Ken Larsen's web site - "Urban Growth Machine" definition
Urban Growth Machine refers to a collection of business people in a community who lobby for growth. They do so because they profit from growth. The faster a community grows, the more money they will make.
The primary members of the growth machine are real estate developers, mortgage bankers, land owners, realtors, construction companies, and building suppliers. They're entitled to make money, but if a community permits unrestrained growth, it could be in for a lot of trouble ... mostly in the form of heavy traffic and rising property taxes. To see more negatives, read this.
Tactics of the Urban Growth Machine:
To maximize the likelihood that new projects will be approved by town councils, growth machine people will sponsor their own candidates for town council and board seats. [Laguna Beach story]
They will use Twitter to summon their minions to public forums where "approve or not approve" decisions are made.
They will push for waiving of taxes for new business. In 2016 this is happening with Wegmanns for Chapel Hill. (details) This will raise taxes for the rest of us.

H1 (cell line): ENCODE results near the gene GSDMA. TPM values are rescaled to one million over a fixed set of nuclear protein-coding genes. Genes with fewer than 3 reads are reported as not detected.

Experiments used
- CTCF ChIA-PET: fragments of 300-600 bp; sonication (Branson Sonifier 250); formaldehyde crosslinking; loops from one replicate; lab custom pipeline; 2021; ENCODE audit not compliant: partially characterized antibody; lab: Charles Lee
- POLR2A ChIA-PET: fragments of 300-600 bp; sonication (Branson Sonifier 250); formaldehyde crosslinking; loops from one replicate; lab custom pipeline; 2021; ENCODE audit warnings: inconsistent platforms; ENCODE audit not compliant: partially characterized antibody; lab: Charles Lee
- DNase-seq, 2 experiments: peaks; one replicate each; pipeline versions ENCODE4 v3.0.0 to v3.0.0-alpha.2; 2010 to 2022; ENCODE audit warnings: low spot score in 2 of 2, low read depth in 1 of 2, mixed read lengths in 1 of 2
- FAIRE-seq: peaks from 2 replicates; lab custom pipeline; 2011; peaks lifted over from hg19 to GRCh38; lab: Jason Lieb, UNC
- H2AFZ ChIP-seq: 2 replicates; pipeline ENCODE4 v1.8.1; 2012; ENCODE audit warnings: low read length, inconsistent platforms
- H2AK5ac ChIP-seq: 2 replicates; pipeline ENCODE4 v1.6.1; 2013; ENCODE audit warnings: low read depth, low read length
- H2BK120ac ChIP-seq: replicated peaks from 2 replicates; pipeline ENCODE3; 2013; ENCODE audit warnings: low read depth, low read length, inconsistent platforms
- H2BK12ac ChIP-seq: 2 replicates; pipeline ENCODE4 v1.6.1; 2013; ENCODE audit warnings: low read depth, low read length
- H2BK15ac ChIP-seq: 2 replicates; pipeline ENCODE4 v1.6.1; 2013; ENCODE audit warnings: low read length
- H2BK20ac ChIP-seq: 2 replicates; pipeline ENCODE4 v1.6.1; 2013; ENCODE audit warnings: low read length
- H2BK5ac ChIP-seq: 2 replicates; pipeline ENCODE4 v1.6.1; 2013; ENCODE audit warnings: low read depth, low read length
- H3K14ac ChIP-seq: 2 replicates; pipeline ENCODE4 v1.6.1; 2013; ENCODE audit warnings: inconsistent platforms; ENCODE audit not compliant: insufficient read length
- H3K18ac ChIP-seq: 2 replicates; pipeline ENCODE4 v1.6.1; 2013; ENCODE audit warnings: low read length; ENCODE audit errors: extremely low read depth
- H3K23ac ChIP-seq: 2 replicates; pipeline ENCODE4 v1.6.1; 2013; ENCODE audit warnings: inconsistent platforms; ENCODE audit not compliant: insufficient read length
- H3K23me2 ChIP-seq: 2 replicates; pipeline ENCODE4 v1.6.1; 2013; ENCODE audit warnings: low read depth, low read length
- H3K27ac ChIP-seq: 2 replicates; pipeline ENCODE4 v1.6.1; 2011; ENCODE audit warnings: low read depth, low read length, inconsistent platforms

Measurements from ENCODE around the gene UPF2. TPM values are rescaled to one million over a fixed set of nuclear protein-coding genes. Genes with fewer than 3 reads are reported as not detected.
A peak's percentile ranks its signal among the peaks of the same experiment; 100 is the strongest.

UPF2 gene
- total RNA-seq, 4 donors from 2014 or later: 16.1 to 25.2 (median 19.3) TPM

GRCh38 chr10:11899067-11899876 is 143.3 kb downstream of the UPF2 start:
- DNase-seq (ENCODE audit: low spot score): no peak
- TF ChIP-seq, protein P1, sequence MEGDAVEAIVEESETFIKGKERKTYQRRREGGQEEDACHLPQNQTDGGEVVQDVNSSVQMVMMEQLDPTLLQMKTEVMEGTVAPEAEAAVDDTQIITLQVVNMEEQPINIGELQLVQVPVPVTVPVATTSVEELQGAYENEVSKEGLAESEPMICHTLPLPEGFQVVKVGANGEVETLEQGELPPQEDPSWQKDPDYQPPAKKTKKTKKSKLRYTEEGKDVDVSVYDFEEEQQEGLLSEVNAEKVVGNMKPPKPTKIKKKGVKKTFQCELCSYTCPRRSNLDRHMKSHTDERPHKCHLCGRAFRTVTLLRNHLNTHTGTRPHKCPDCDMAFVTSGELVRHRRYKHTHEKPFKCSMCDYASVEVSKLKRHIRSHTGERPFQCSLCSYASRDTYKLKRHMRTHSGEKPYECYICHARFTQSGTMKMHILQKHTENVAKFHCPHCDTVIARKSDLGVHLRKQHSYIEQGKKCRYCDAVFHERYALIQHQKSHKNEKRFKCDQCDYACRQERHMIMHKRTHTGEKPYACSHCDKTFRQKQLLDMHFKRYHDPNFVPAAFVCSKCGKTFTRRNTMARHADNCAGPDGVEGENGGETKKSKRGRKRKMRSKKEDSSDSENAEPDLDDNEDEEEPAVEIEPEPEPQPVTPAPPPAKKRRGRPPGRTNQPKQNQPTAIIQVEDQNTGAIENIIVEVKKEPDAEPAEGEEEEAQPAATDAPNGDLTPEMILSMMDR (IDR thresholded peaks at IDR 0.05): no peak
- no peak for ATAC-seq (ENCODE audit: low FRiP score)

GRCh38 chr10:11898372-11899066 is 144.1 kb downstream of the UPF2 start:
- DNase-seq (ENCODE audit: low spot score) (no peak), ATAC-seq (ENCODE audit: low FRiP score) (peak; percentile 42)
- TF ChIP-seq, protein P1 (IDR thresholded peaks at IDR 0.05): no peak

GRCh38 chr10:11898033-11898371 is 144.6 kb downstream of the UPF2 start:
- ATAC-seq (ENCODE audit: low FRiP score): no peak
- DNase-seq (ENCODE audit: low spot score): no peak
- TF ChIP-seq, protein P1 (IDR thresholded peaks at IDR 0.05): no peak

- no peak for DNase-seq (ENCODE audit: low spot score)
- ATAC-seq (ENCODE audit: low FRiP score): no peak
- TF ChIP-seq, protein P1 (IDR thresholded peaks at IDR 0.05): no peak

They will push for projects like Light Rail. This diverts money from basic needs like buses and schools to a far more expensive transportation solution that will serve fewer people. (details) Light Rail is a boondoggle that only serves developers.
They will lobby state government to ensure that impact fees are small or non-existent. The North Carolina Home Builders Association brags about this on their website.
They promote the false idea that "growth is good because it will spread the tax base" ... thus lowering taxes. Well, if there were any validity to that claim, then large metropolitan areas (such as New York City) would be cheaper to live in than rural areas.
They denigrate opposition by characterizing them as NIMBYs - "Not in my backyard" - people who are against progress. They spread the rumor that such people are "just a small number of people who oppose everything."
If you want to learn more, read the book "Better Not Bigger - How to Take Control of Urban Growth and Improve Your Community" by Eben Fodor (1999). (my summary of the book)
If you think that all growth is good, consider what would happen if a town of 75,000 grew continuously. At an annual growth rate of 1.5% it would reach 8 million people (the size of New York City) in 314 years. If it grew at 6% per year, it would take only 81 years to reach 8 million people.